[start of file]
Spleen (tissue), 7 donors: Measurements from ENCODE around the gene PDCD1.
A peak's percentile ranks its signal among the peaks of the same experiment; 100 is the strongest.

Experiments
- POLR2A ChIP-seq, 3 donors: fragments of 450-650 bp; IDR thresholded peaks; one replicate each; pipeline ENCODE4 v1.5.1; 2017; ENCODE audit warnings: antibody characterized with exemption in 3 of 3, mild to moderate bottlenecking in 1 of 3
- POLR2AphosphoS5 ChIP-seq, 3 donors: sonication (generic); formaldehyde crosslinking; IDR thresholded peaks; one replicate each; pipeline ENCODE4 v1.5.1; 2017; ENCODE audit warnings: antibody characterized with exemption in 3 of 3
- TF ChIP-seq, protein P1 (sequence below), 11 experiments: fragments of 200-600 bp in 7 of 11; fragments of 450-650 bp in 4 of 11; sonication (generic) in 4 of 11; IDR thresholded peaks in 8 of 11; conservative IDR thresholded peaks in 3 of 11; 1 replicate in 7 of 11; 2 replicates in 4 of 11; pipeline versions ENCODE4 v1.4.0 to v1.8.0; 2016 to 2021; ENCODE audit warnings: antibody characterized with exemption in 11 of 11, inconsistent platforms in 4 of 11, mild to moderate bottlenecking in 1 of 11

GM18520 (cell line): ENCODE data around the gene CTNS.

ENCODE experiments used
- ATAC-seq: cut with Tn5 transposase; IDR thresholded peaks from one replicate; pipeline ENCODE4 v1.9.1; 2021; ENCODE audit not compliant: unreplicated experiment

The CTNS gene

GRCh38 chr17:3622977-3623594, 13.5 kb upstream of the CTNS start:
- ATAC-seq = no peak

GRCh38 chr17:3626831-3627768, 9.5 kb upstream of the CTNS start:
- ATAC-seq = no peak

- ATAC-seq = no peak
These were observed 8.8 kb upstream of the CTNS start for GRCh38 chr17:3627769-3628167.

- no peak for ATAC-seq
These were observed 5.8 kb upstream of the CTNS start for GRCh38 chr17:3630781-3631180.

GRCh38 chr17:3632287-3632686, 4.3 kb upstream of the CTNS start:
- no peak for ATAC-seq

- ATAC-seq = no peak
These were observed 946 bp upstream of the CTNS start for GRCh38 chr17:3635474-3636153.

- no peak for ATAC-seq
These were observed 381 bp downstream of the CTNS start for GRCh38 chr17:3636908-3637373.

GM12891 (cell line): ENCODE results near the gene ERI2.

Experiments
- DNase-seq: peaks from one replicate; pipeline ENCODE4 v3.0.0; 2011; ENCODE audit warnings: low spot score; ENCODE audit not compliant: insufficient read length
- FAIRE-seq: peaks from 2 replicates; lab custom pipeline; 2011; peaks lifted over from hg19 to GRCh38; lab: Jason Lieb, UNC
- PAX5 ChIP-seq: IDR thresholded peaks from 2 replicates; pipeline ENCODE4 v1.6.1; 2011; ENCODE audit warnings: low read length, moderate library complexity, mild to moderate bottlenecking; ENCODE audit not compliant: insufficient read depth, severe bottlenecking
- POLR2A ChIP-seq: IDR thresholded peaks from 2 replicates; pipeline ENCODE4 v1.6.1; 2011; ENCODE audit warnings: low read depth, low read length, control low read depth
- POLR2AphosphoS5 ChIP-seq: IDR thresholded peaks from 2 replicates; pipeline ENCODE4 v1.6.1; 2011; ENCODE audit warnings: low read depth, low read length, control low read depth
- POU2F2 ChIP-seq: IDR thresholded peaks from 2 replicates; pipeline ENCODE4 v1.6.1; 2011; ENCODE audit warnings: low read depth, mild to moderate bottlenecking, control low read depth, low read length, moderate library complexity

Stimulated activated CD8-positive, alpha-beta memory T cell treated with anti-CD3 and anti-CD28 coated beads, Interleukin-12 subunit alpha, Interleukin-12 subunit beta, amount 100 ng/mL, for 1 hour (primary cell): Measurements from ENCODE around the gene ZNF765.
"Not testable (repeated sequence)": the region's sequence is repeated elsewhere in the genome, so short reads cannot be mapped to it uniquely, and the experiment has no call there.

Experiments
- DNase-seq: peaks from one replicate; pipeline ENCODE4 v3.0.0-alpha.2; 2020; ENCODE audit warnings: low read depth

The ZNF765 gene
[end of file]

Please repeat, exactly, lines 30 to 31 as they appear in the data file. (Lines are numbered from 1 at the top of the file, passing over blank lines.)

- POLR2A ChIP-seq: IDR thresholded peaks from 2 replicates; pipeline ENCODE4 v1.6.1; 2011; ENCODE audit warnings: low read depth, low read length, control low read depth
- POLR2AphosphoS5 ChIP-seq: IDR thresholded peaks from 2 replicates; pipeline ENCODE4 v1.6.1; 2011; ENCODE audit warnings: low read depth, low read length, control low read depth